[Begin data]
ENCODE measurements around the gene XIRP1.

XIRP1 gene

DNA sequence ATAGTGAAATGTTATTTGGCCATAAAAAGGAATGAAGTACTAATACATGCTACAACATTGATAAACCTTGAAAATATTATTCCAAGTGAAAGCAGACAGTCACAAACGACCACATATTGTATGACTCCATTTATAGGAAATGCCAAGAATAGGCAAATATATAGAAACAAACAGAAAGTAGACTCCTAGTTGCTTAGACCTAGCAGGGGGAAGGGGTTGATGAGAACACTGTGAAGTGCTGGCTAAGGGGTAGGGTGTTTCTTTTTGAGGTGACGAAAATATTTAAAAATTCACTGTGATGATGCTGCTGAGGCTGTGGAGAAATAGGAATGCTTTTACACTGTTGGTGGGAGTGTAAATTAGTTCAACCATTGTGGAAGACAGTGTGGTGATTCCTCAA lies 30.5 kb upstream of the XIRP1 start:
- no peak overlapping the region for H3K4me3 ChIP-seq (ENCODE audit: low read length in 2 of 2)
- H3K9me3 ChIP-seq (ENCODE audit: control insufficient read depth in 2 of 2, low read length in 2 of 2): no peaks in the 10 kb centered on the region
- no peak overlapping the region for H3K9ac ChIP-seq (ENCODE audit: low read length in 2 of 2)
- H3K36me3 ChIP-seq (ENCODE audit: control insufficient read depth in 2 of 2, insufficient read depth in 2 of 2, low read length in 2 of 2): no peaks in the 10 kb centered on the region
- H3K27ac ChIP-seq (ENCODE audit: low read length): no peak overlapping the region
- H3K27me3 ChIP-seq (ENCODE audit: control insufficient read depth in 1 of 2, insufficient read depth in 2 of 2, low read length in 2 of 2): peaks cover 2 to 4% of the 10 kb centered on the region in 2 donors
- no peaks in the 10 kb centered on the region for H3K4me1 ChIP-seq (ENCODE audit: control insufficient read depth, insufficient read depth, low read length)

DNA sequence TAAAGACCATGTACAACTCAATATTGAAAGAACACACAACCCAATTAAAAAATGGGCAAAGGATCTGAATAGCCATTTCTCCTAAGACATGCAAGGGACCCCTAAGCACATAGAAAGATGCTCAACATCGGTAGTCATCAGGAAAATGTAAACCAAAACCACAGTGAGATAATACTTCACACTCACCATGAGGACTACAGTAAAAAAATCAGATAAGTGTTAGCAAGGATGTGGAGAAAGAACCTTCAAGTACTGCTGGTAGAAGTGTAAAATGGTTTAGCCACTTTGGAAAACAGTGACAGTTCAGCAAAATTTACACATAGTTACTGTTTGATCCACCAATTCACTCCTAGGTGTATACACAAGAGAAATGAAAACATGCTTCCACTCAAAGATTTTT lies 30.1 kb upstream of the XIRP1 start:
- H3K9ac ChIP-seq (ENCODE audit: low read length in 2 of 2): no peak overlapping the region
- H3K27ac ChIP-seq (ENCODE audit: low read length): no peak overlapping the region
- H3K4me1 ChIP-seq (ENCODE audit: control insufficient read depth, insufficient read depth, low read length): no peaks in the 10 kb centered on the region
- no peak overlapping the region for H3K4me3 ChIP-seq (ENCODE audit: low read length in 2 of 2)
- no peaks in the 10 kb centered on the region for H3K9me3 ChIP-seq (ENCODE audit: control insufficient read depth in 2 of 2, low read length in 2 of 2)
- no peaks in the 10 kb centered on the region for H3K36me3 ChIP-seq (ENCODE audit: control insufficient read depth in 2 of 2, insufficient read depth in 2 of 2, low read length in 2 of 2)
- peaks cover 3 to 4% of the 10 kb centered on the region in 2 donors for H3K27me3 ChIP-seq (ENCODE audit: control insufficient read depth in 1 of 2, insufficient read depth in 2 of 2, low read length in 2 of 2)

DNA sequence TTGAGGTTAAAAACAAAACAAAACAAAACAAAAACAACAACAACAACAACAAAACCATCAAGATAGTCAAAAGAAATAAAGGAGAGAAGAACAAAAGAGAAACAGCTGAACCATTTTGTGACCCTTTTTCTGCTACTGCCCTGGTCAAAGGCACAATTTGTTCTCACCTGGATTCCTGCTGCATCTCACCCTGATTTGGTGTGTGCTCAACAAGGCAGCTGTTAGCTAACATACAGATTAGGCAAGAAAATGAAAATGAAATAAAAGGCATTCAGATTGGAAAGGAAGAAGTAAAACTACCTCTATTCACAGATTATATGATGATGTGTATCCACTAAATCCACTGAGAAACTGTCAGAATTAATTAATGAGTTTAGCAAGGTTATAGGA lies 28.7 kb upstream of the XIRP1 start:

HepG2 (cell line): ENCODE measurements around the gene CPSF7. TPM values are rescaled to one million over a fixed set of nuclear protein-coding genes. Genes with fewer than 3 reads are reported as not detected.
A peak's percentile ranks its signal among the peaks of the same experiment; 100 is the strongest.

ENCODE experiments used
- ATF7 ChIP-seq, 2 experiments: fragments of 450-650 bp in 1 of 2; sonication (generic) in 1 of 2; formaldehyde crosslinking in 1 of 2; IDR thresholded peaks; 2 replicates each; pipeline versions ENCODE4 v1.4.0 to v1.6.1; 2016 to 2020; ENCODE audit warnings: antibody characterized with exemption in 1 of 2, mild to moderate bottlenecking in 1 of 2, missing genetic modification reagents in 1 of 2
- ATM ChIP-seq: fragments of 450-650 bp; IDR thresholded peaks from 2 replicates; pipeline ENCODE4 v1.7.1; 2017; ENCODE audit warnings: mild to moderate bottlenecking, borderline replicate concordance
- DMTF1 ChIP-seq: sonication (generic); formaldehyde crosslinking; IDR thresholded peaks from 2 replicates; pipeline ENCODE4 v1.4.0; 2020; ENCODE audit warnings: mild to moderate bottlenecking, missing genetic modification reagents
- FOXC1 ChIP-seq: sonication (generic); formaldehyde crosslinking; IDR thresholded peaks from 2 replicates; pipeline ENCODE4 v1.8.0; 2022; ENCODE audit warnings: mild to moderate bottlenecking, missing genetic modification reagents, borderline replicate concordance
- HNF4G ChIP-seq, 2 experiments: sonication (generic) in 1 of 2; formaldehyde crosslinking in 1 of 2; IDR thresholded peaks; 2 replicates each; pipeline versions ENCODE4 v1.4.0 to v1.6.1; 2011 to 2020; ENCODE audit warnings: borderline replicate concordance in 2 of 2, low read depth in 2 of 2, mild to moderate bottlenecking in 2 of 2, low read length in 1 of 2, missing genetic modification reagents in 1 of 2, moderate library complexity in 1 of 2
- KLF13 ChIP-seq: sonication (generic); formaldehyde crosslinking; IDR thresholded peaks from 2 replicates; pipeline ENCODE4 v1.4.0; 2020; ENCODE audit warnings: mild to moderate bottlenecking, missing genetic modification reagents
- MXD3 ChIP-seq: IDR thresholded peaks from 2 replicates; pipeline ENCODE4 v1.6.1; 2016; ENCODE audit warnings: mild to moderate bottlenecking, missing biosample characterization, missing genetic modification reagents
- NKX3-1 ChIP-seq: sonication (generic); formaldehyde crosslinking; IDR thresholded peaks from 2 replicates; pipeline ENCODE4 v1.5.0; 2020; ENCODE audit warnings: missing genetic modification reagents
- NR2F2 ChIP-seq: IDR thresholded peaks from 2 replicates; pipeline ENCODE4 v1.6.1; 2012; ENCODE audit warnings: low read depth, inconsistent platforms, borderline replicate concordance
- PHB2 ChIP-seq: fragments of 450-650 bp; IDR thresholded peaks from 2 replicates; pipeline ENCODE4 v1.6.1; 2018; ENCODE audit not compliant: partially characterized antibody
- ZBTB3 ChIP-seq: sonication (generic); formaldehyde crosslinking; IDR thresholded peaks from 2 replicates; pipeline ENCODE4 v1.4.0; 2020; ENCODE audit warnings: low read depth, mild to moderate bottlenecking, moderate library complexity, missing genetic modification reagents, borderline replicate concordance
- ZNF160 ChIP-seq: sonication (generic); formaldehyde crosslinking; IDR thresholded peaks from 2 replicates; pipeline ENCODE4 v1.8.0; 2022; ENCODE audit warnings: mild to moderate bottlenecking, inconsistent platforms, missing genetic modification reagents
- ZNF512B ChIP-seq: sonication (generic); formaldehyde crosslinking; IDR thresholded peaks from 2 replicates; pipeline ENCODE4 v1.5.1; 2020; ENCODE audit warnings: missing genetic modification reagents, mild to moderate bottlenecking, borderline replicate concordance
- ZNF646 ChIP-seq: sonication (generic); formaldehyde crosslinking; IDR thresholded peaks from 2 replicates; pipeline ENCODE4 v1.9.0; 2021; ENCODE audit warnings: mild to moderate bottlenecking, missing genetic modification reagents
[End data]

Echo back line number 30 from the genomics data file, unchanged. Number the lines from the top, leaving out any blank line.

- NKX3-1 ChIP-seq: sonication (generic); formaldehyde crosslinking; IDR thresholded peaks from 2 replicates; pipeline ENCODE4 v1.5.0; 2020; ENCODE audit warnings: missing genetic modification reagents